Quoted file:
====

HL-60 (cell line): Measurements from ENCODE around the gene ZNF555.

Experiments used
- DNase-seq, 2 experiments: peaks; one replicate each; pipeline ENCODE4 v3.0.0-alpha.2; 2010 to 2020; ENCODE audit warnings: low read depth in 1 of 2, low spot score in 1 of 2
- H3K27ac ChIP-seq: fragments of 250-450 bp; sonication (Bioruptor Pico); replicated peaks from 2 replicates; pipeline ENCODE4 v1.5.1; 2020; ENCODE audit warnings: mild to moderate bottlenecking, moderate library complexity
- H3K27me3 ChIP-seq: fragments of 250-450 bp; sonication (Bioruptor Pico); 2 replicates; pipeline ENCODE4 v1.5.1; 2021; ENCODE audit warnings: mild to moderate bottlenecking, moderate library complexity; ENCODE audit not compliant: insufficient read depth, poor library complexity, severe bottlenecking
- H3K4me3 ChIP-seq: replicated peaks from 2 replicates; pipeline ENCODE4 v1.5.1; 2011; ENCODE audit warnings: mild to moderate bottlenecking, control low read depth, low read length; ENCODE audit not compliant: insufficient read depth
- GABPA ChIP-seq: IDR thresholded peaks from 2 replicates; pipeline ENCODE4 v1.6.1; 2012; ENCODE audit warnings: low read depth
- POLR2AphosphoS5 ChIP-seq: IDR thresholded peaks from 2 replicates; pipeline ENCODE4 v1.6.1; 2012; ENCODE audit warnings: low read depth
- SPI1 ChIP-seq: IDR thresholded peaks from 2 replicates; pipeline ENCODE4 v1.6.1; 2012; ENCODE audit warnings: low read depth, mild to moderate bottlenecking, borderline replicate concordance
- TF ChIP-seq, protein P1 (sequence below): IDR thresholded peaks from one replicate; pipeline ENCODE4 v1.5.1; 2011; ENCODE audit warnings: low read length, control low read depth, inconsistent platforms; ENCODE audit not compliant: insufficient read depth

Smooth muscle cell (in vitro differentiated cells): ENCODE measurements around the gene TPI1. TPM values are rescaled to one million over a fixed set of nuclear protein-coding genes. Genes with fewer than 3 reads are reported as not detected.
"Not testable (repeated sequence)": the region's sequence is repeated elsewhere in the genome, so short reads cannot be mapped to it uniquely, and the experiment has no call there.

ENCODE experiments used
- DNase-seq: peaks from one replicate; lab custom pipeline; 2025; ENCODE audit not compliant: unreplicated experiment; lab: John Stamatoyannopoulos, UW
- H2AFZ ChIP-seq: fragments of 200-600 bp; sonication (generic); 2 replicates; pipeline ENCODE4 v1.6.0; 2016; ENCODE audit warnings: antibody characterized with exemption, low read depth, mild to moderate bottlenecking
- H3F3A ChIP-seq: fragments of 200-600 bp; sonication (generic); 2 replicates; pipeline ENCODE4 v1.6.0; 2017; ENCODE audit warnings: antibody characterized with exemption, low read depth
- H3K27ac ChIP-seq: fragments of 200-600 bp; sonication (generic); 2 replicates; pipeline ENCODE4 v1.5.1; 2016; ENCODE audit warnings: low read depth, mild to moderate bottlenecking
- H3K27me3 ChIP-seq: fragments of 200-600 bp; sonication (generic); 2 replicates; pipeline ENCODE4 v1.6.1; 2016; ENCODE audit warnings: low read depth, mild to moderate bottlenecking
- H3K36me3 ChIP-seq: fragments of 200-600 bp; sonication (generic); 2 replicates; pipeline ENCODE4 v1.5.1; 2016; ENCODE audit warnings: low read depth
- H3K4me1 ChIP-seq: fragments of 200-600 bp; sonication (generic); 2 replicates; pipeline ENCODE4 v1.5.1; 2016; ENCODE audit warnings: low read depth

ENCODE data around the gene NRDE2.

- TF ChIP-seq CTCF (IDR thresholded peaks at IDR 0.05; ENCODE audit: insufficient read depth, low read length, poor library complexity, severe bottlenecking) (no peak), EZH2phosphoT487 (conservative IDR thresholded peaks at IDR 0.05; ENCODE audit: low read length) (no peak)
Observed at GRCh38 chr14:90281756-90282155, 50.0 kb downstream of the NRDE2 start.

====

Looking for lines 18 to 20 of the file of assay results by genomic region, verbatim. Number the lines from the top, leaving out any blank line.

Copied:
- H3K27me3 ChIP-seq: fragments of 200-600 bp; sonication (generic); 2 replicates; pipeline ENCODE4 v1.6.1; 2016; ENCODE audit warnings: low read depth, mild to moderate bottlenecking
- H3K36me3 ChIP-seq: fragments of 200-600 bp; sonication (generic); 2 replicates; pipeline ENCODE4 v1.5.1; 2016; ENCODE audit warnings: low read depth
- H3K4me1 ChIP-seq: fragments of 200-600 bp; sonication (generic); 2 replicates; pipeline ENCODE4 v1.5.1; 2016; ENCODE audit warnings: low read depth